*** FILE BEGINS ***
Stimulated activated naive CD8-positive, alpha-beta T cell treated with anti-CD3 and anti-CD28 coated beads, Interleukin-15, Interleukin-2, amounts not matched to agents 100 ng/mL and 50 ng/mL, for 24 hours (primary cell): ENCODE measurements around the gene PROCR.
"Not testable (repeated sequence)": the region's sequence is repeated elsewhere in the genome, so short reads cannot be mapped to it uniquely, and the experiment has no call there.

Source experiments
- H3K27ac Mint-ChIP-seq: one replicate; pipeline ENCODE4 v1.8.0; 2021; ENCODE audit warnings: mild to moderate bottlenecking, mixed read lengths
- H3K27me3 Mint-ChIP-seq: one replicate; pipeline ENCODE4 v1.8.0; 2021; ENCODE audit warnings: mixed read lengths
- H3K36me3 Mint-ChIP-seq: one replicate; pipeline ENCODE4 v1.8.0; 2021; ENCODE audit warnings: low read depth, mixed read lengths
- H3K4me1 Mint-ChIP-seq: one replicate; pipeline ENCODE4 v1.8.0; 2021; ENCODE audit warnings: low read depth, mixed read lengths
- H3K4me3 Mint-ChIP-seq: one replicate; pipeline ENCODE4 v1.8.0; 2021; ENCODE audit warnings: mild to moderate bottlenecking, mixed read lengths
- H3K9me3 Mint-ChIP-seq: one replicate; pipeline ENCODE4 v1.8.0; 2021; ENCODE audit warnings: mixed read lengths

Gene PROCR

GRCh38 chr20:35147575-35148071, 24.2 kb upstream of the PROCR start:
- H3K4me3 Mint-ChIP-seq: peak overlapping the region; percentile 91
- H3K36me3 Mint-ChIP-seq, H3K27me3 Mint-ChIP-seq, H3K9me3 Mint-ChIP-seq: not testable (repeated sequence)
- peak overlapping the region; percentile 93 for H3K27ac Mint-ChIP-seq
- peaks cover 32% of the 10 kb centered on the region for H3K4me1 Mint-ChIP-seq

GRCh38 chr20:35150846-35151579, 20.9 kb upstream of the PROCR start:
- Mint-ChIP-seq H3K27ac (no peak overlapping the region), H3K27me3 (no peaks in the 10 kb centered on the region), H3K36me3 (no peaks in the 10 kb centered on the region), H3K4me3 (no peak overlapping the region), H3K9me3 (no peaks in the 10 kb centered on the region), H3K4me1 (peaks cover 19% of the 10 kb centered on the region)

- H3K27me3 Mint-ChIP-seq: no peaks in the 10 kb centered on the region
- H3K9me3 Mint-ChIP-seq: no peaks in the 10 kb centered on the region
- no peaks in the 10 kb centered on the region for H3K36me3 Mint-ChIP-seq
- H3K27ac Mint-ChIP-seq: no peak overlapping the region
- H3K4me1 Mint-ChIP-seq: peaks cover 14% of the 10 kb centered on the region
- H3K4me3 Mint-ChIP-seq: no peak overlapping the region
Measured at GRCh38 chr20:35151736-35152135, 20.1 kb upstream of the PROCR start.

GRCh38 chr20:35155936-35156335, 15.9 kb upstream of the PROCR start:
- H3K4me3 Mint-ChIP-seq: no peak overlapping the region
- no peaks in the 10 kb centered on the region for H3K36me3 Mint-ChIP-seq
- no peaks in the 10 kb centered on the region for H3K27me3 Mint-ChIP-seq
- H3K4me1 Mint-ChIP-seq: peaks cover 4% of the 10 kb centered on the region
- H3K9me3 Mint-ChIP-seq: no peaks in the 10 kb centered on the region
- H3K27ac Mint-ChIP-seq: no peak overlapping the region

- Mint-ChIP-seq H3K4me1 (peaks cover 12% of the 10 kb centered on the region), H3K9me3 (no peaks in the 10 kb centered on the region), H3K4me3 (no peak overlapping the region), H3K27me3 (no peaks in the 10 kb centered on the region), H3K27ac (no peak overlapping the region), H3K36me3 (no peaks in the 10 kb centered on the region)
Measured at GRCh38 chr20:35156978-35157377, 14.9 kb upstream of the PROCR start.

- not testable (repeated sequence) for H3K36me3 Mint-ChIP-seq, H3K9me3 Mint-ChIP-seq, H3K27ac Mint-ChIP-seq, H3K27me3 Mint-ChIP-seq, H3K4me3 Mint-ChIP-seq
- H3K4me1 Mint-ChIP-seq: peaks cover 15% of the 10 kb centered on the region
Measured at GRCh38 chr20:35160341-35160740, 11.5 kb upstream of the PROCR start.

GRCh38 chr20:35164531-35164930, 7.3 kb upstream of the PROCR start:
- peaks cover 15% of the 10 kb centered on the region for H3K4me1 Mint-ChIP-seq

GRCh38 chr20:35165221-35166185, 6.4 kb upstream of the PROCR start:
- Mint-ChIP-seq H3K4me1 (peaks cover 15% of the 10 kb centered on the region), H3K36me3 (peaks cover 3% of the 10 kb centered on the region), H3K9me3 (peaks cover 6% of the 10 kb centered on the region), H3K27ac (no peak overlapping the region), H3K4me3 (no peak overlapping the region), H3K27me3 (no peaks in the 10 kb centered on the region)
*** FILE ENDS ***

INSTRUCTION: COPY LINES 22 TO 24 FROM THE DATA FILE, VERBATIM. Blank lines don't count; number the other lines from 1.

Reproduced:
- H3K4me1 Mint-ChIP-seq: peaks cover 14% of the 10 kb centered on the region
- H3K4me3 Mint-ChIP-seq: no peak overlapping the region
Measured at GRCh38 chr20:35151736-35152135, 20.1 kb upstream of the PROCR start.